We’re very happy to announce a new service from the Delaware Library Catalog and NetLibrary, our favorite E-Audiobooks and Ebook provider. While many patrons enjoy our downloadable digital audio books, we’ve carried a smaller line of ebooks for some time. Up until today, these titles have only been available for online viewing. In response to the changing technology scene, the increasing popularity of e-readers, and what are now almost daily requests from our library users, we now offer truly downloadable ebooks: copies can be virtually checked out, downloaded in their entirety to your PC for offline reading, and transferred to compatible ereaders.



Hometown Libraries…

Written on: July 27th, 2010 in Blog PostsLearning Journeys

Within the last couple of weeks I have become friends again with a number of junior and high school friends from my old home town- thanks to the power of Facebook. A week-long nostalgia trip has followed, as I have emailed and online chatted with people I haven’t seen or spoke to in more than 20 years (25, in most cases- the reunion was a couple of months ago.) It’s been amazing to look and see how they looked then, how they look now, and what they’ve accomplished in the meantime.

The virtual hometown visit also made me think about my hometown library. Frequently on this blog I’ve posted links to articles written by authors, scientists and other public figures where they recollect the importance that their first library had one the path their life has taken, and we often write about the broad impact of library services in communities and schools, but we’ve never really tried to collect or present the individual stories and recollections that are just as important.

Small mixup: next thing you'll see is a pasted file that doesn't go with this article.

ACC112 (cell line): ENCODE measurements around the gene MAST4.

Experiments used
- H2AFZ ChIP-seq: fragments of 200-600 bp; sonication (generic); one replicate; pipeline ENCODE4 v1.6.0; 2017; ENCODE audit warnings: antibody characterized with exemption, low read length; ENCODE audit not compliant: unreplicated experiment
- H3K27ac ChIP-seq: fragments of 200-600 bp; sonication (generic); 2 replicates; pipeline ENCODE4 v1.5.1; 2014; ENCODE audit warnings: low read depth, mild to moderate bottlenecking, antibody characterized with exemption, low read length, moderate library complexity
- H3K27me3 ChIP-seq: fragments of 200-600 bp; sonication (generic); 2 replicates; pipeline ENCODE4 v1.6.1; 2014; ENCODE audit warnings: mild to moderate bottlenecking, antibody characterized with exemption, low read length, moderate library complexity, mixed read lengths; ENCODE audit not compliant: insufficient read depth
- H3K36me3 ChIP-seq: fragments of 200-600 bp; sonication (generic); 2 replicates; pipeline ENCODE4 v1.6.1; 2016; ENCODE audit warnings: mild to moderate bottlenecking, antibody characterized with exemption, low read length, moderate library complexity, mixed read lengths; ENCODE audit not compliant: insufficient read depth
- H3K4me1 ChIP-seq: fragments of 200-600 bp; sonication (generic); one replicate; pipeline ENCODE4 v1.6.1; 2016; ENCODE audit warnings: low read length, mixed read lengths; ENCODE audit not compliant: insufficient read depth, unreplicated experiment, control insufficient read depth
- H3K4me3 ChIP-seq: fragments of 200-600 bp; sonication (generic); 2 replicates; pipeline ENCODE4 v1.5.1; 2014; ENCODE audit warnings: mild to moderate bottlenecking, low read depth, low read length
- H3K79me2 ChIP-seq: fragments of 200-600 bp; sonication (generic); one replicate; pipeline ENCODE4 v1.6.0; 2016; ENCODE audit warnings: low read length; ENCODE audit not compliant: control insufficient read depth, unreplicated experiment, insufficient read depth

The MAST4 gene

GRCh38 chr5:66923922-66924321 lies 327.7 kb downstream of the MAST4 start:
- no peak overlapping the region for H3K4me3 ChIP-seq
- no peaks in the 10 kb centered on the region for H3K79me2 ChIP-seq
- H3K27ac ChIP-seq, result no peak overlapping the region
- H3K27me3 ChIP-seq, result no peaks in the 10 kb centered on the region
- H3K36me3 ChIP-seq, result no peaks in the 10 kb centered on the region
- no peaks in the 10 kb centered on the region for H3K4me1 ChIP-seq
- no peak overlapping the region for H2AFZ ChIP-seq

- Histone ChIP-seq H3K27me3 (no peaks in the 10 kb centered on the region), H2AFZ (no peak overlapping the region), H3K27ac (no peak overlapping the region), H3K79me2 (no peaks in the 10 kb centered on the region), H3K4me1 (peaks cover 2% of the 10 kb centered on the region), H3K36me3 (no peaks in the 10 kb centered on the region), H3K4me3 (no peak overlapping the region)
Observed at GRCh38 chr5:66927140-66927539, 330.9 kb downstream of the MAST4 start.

Sunday Reviews

Written on: July 26th, 2010 in Blog Posts

A thorough reading of this week’s New York Times Sunday Book Review section reveals the typical wealth of new and fascinating books, and the typical question- “which one to read first?” Some of the most interesting-looking are listed below, available from your local Delaware library. And remember, you can read back issues of the book review section, as well as hundreds of other newspapers and magazines, in our subscription resources- click this link and enter your library card number and PIN.

  • Secret Lives of Somerset Maugham by Selena Hastings is a vivid portrait of a cruel and secretive writer, “a strong case against Maugham the man,” as the reviewer writes and a very readable account of his erotic and artistic accomplishments.
  • Howard Norman’s What is Left the Daughter is “a novel about the illogic of love and the violent chaos it leaves in its wake.”
  • The Cookbook Collector by Allegra Goodman is the (Jane) Austen-influenced yet “thoroughly modern” story of two sisters.
  • Lily King’s Father of the Rain is the newest work from a “beautiful writer, with equally strong gifts for dialogue and internal monologue,” which explores the tempestuous relationship between a daughter and her father.
  • Being Wrong: Adventures in the Margin of Error by Kathryn Schulz is a “smart and lively” examination of why we make mistakes and why we don’t know when we are making them.
  • Finally, The Great Oom by Robert Love is one of a couple of books reviewed in this weeks paper about the early, strange history of Yoga in America, form its earliest demonizing as “soul-destroying poison of the East” to eventual acceptance in Hollywood and beyond.


Libraries in the Media This Week…

Written on: July 24th, 2010 in Blog Posts

While we bade a sad farewell to ‘Old Spice Guy’, whose recent library advocacy will be sorely missed, several other interesting and provocative media mentions caught our eye this week.

A relatively routine guest blogging turn at Lesa’s Book Critique Blog resulted in this heartfelt appreciation and praise for the value of public libraries from leading mystery author Tess Gerritsen.

Meanwhile, NPR reasonably suggests that libraries could become the “next big thing”: Read it here.

Finally, this list of books featured in Mad Men is in itself an interesting time capsule, and a handy guide to the culture and customs of the 1950s and the advertising industry of that time. Books featured on the list and available at one of your Delaware libraries include: